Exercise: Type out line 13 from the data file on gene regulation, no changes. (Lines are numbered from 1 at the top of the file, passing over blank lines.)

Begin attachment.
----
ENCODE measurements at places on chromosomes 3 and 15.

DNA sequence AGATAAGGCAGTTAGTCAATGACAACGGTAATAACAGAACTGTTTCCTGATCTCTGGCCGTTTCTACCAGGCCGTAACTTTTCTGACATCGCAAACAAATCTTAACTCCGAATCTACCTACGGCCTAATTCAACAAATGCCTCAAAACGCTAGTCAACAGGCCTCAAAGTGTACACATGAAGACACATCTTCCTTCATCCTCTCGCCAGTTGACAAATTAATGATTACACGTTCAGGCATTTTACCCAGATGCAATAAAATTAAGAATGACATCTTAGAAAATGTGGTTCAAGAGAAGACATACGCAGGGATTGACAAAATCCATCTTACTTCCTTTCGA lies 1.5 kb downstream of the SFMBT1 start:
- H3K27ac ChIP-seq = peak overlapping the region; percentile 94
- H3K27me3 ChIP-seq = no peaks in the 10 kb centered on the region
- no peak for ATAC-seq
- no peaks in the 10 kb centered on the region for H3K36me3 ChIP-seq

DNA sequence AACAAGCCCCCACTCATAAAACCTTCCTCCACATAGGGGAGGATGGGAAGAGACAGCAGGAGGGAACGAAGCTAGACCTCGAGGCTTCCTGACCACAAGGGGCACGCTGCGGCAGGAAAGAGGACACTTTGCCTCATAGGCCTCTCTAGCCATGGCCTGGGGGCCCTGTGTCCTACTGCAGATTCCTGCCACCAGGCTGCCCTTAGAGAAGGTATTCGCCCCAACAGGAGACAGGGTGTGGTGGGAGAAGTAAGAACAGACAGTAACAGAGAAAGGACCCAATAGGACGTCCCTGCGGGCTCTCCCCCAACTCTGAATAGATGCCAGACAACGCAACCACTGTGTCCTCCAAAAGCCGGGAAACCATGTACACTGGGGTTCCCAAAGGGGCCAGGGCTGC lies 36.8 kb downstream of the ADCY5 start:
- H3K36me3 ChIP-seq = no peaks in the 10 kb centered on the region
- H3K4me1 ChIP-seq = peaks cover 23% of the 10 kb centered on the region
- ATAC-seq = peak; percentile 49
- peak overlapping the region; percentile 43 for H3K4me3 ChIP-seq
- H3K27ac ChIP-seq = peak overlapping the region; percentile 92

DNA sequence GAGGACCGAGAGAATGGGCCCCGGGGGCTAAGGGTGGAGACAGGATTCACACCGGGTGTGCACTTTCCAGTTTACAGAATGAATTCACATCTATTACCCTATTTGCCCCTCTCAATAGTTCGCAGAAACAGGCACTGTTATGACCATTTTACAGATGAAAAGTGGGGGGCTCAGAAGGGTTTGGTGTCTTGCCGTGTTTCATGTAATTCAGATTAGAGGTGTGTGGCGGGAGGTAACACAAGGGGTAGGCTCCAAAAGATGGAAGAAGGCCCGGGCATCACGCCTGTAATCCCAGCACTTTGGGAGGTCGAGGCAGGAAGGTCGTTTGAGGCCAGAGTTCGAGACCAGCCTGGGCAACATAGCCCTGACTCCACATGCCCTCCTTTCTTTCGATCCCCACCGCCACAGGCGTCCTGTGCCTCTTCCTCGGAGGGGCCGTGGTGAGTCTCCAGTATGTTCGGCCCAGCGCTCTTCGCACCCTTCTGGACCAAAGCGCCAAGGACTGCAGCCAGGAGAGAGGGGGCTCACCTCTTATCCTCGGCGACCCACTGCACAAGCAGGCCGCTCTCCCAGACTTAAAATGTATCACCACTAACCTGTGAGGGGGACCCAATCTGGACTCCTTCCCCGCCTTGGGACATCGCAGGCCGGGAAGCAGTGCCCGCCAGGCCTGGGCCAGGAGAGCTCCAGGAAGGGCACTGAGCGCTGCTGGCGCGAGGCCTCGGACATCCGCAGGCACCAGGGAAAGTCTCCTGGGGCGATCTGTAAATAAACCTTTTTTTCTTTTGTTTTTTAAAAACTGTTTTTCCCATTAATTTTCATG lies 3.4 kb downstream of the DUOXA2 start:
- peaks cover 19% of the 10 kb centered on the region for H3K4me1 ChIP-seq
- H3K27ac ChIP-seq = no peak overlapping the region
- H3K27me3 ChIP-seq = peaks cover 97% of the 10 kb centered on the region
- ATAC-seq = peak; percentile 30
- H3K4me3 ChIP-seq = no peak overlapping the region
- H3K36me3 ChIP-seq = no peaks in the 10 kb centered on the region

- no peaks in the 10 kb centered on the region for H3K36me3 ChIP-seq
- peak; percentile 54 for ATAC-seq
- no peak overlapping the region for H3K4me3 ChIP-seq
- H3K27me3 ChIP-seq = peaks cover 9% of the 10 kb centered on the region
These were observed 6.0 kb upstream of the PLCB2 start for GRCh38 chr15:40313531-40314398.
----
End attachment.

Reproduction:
DNA sequence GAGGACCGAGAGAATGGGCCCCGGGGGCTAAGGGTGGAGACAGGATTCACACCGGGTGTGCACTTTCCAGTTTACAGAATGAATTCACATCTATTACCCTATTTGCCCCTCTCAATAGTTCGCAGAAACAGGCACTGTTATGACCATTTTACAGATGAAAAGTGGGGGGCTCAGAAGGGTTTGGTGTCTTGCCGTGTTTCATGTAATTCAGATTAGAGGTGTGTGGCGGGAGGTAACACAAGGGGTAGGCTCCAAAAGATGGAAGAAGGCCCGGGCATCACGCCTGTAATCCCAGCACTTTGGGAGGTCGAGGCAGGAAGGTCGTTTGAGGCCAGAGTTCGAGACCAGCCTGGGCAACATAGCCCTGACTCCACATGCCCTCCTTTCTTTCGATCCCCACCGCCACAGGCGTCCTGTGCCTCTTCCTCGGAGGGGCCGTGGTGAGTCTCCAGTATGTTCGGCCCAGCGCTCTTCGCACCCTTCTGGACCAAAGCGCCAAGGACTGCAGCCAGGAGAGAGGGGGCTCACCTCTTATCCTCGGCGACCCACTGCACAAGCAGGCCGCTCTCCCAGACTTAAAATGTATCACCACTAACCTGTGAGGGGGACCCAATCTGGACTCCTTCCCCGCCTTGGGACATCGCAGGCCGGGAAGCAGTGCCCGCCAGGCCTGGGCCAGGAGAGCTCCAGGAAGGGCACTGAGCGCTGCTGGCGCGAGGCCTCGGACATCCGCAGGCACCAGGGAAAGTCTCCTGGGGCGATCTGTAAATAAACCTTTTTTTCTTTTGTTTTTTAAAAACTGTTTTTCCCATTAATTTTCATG lies 3.4 kb downstream of the DUOXA2 start: